Now, the mental image most of us have of a small business is probably something like this: a handful of employees, a shop, maybe a restaurant or a little tech firm.

It turns out the reality of the nation's 28 million small businesses is, in many cases, quite different.

House Republicans say their tax cut would help millions of small businesses.

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The Two-Way
2:39 pm
Wed April 18, 2012

Vatican Says U.S. Nun Association Doesn't Adhere To Church Teachings

The Vatican has ordered a crackdown of an American organization representing most nuns in the United States. The Vatican ordered an investigation of the group in 2008 and today it said it was appointing an American archbishop to oversee a reform of the group.

The AP reports:

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Energy
2:04 pm
Wed April 18, 2012

As Gasoline Goes Up, Natural Gas Cheaper Than Ever

Originally published on Wed April 18, 2012 2:54 pm

At the same time gasoline prices are soaring, the cost of electricity is falling. The reason? Cheap and plentiful natural gas. A utility in Massachusetts has just sliced rates by 34 percent. Coming out of a recession, the lower electricity prices are quietly boosting the economy and providing some welcome savings to businesses and families.

Energy
2:04 pm
Wed April 18, 2012

New Rules To Curb Pollution From Oil, Gas Drilling

Oil and natural gas drillers use equipment like this to separate the liquid, gas and sand that come out of wells at the beginning of hydraulic fracturing operations.
David Gilkey NPR

Originally published on Wed April 18, 2012 4:34 pm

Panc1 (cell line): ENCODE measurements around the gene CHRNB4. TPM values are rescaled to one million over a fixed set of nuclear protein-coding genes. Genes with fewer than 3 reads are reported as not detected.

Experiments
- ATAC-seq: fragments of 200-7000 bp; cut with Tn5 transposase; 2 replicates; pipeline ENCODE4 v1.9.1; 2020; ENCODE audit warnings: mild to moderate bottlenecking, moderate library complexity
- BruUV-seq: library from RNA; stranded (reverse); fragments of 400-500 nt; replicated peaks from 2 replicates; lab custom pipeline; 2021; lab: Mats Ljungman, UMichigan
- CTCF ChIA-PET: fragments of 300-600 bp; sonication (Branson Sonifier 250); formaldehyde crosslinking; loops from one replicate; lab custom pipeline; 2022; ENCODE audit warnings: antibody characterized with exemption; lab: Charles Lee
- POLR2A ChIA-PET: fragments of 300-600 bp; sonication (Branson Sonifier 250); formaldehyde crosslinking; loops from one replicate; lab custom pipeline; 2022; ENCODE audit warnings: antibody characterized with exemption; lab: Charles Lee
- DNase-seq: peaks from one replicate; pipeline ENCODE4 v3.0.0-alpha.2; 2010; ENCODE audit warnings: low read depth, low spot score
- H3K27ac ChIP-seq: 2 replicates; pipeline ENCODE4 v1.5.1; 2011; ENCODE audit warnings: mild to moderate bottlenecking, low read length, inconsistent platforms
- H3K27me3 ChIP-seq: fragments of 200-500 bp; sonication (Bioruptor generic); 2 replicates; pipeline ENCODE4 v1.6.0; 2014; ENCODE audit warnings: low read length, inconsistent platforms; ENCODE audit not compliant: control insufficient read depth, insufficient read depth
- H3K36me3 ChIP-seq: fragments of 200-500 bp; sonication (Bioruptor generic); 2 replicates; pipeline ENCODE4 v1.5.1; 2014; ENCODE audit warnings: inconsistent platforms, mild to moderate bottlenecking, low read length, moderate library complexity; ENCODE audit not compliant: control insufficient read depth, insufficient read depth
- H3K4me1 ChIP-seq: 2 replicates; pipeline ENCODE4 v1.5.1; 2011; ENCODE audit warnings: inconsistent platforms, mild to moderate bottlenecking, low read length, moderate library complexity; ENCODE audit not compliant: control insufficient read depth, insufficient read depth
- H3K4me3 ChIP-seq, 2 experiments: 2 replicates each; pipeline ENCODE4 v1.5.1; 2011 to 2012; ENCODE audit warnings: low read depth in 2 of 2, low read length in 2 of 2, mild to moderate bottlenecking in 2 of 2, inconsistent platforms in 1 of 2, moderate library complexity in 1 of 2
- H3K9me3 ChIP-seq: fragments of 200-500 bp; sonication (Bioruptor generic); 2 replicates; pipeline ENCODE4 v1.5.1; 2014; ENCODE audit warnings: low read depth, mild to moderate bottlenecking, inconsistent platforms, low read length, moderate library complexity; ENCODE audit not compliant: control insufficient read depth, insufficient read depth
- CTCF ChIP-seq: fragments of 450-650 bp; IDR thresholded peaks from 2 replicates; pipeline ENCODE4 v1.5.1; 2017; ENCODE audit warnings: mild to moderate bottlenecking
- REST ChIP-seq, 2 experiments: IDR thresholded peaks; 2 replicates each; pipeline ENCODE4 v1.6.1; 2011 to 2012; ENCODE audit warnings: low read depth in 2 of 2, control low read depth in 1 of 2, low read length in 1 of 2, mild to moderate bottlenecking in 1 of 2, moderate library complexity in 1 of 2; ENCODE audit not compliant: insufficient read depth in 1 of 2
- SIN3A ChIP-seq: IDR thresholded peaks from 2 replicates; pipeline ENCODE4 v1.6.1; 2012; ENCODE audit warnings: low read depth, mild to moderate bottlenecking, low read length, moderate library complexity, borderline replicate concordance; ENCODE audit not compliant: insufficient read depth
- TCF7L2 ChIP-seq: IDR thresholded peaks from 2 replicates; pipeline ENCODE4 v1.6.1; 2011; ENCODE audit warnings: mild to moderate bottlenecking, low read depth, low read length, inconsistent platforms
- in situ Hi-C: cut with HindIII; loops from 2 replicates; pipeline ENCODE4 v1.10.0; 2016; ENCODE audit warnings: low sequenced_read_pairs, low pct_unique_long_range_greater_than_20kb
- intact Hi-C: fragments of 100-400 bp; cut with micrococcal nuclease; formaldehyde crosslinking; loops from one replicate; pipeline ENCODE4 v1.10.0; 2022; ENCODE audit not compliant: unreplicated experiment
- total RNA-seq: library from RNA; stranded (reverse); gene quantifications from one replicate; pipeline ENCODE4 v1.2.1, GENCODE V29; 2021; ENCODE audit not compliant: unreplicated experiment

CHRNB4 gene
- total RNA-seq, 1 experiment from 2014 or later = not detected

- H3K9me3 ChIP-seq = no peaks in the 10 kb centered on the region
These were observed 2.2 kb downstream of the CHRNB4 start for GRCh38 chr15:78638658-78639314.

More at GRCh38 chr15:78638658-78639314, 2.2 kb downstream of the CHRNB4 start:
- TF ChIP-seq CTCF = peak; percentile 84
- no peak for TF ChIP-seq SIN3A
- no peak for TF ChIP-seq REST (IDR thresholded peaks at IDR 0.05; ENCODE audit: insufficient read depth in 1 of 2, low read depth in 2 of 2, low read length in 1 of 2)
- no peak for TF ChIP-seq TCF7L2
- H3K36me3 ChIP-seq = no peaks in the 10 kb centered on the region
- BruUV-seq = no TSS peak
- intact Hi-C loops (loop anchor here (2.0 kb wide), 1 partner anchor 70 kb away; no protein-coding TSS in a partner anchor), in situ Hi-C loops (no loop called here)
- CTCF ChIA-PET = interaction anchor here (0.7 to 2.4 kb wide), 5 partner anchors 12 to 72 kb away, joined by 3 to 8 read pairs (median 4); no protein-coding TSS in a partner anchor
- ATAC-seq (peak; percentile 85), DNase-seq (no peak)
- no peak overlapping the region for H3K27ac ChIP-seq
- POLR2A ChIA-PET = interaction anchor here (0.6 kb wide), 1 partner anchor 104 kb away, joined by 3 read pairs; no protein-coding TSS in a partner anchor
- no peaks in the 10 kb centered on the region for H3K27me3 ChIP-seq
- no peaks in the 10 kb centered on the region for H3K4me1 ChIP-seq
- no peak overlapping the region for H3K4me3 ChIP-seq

The Environmental Protection Agency announced new rules Wednesday to control the problem of air pollution coming from wells being drilled by the booming oil and natural gas drilling industry.

Currently, waste products from the drilling operations, which include a mix of chemicals, sand and water, can be pumped into open enclosures or pits, where toxic substances can make their way into the air. The new rules will require this fluid to be captured by 2015, and flared — or burned off — in the meantime.

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NPR Story
1:41 pm
Wed April 18, 2012

Months Into Mission, U.S. Action Against Kony Unclear

Originally published on Wed April 18, 2012 2:54 pm

In the Central African Republic, U.S. Special Forces soldiers are on the hunt for Joseph Kony, the brutal leader of the rebel group the Lord's Resistance Army (LRA). The LRA has been responsible for abducting tens of thousands of children and turning them into sex slaves or killers. The U.S. military set up its outpost in the country four months ago. Audie Cornish talks to Washington Post reporter Sudarsan Raghavan, who wrote about the U.S. involvement.

Remembrances
1:36 pm
Wed April 18, 2012

Dick Clark, 'Bandstand' Host, Dead at 82

Pop culture icon Dick Clark died Wednesday at age 82. He started his career as a college disc jockey and went on to shape the way America viewed music, TV game shows and New Year's Eve. Here, he hosts American Bandstand in 1958.
ABC Photo Archive Getty Images

Originally published on Wed May 23, 2012 11:59 am

Dick Clark, affectionately known as the "world's oldest teenager," has died. He was 82, and had suffered a heart attack while in a Santa Monica hospital for an outpatient procedure.

Richard Wagstaff Clark became a national icon with American Bandstand in the 1950s, hosting the show for more than 30 years. Clark also hosted the annual New Year's Eve special for ABC for decades. He weathered scandals, hosted game shows and renewed his Bandstand fame with a new generation by producing the nostalgic TV drama American Dreams.